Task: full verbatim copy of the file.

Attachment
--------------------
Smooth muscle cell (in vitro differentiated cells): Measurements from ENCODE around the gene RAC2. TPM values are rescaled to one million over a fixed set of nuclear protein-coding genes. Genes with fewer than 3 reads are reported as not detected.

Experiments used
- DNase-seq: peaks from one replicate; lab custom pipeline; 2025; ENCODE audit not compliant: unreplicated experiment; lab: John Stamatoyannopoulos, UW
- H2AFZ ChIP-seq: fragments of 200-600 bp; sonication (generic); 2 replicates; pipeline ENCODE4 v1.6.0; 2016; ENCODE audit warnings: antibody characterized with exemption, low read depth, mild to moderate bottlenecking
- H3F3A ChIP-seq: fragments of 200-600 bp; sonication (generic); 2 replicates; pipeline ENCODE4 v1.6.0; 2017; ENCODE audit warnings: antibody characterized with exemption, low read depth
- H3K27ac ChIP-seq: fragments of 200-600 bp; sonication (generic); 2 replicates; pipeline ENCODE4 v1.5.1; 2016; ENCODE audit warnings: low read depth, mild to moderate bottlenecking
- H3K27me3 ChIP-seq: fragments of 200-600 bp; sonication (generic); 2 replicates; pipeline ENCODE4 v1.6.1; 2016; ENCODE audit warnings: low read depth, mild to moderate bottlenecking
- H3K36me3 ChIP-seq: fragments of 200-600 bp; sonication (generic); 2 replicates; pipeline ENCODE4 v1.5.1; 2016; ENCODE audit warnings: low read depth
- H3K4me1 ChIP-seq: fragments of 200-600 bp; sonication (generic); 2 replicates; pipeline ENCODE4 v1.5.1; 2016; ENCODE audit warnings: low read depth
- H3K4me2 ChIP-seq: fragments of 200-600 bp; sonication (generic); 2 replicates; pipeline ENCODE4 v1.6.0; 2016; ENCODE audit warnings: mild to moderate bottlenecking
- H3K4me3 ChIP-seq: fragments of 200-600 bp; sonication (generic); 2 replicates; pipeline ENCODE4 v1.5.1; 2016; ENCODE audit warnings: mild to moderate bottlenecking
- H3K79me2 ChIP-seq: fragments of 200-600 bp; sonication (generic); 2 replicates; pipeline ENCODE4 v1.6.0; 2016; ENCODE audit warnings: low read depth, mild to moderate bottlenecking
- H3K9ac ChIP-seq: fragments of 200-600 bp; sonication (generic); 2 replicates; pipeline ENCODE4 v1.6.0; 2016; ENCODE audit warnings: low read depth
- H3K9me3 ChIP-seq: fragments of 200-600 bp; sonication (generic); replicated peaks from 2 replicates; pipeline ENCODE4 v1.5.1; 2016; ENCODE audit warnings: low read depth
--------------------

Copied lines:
Smooth muscle cell (in vitro differentiated cells): Measurements from ENCODE around the gene RAC2. TPM values are rescaled to one million over a fixed set of nuclear protein-coding genes. Genes with fewer than 3 reads are reported as not detected.

Experiments used
- DNase-seq: peaks from one replicate; lab custom pipeline; 2025; ENCODE audit not compliant: unreplicated experiment; lab: John Stamatoyannopoulos, UW
- H2AFZ ChIP-seq: fragments of 200-600 bp; sonication (generic); 2 replicates; pipeline ENCODE4 v1.6.0; 2016; ENCODE audit warnings: antibody characterized with exemption, low read depth, mild to moderate bottlenecking
- H3F3A ChIP-seq: fragments of 200-600 bp; sonication (generic); 2 replicates; pipeline ENCODE4 v1.6.0; 2017; ENCODE audit warnings: antibody characterized with exemption, low read depth
- H3K27ac ChIP-seq: fragments of 200-600 bp; sonication (generic); 2 replicates; pipeline ENCODE4 v1.5.1; 2016; ENCODE audit warnings: low read depth, mild to moderate bottlenecking
- H3K27me3 ChIP-seq: fragments of 200-600 bp; sonication (generic); 2 replicates; pipeline ENCODE4 v1.6.1; 2016; ENCODE audit warnings: low read depth, mild to moderate bottlenecking
- H3K36me3 ChIP-seq: fragments of 200-600 bp; sonication (generic); 2 replicates; pipeline ENCODE4 v1.5.1; 2016; ENCODE audit warnings: low read depth
- H3K4me1 ChIP-seq: fragments of 200-600 bp; sonication (generic); 2 replicates; pipeline ENCODE4 v1.5.1; 2016; ENCODE audit warnings: low read depth
- H3K4me2 ChIP-seq: fragments of 200-600 bp; sonication (generic); 2 replicates; pipeline ENCODE4 v1.6.0; 2016; ENCODE audit warnings: mild to moderate bottlenecking
- H3K4me3 ChIP-seq: fragments of 200-600 bp; sonication (generic); 2 replicates; pipeline ENCODE4 v1.5.1; 2016; ENCODE audit warnings: mild to moderate bottlenecking
- H3K79me2 ChIP-seq: fragments of 200-600 bp; sonication (generic); 2 replicates; pipeline ENCODE4 v1.6.0; 2016; ENCODE audit warnings: low read depth, mild to moderate bottlenecking
- H3K9ac ChIP-seq: fragments of 200-600 bp; sonication (generic); 2 replicates; pipeline ENCODE4 v1.6.0; 2016; ENCODE audit warnings: low read depth
- H3K9me3 ChIP-seq: fragments of 200-600 bp; sonication (generic); replicated peaks from 2 replicates; pipeline ENCODE4 v1.5.1; 2016; ENCODE audit warnings: low read depth